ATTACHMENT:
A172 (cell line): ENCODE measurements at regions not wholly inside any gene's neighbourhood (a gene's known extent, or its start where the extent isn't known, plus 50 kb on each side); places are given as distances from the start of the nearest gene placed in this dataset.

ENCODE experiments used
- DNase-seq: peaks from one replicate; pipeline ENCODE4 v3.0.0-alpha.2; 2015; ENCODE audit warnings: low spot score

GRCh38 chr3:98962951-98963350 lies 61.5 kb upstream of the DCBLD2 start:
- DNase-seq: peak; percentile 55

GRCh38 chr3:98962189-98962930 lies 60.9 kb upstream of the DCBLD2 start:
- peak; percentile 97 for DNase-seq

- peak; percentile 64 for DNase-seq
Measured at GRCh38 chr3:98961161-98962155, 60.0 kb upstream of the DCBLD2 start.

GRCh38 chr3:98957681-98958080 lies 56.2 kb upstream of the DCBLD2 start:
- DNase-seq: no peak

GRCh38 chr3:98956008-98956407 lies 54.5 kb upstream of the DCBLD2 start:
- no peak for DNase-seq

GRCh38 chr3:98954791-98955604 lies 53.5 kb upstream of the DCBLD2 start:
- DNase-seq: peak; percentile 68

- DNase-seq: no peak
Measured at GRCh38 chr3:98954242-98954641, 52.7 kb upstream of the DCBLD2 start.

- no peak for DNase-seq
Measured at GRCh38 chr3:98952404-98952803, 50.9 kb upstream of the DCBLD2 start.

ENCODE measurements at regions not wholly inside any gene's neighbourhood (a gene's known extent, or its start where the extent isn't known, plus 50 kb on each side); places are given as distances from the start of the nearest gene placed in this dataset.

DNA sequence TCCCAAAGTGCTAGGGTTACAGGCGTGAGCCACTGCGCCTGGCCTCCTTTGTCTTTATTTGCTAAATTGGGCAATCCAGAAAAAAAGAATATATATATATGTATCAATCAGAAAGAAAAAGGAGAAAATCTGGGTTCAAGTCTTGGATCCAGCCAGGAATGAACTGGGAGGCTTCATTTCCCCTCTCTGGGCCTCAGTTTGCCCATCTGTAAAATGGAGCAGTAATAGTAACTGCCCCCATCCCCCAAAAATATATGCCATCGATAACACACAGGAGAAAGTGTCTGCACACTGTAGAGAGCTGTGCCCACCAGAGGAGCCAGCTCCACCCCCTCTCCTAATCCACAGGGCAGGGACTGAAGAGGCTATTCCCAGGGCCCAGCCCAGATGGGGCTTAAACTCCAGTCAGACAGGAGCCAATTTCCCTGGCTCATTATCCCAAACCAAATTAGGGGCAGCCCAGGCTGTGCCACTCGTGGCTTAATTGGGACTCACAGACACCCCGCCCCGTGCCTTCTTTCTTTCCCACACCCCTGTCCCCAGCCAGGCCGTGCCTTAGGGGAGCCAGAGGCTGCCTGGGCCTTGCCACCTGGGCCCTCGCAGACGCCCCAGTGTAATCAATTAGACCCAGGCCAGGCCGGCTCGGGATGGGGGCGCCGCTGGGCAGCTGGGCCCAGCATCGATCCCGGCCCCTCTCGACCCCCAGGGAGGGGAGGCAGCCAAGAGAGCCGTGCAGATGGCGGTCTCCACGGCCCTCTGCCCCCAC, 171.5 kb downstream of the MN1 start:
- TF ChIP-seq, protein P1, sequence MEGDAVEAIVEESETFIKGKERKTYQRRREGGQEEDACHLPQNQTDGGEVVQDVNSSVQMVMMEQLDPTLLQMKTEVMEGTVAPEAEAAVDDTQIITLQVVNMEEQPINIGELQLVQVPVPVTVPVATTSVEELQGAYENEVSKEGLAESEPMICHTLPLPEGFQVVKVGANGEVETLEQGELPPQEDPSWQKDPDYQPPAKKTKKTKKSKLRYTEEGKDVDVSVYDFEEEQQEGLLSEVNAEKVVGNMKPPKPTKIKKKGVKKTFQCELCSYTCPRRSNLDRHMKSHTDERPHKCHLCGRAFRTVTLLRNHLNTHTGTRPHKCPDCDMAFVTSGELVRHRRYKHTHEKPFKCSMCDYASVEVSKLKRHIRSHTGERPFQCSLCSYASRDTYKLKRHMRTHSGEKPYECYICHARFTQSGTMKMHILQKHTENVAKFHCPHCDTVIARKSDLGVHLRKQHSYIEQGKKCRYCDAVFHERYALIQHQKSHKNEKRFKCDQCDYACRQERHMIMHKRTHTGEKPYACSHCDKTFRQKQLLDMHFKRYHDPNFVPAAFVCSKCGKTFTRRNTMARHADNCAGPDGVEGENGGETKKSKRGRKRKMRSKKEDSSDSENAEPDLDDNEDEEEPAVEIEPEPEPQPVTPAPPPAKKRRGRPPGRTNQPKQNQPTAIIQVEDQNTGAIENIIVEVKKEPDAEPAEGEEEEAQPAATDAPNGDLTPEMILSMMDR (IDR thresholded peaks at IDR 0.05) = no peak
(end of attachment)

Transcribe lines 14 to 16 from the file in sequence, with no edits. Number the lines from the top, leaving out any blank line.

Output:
GRCh38 chr3:98954791-98955604 lies 53.5 kb upstream of the DCBLD2 start:
- DNase-seq: peak; percentile 68

- DNase-seq: no peak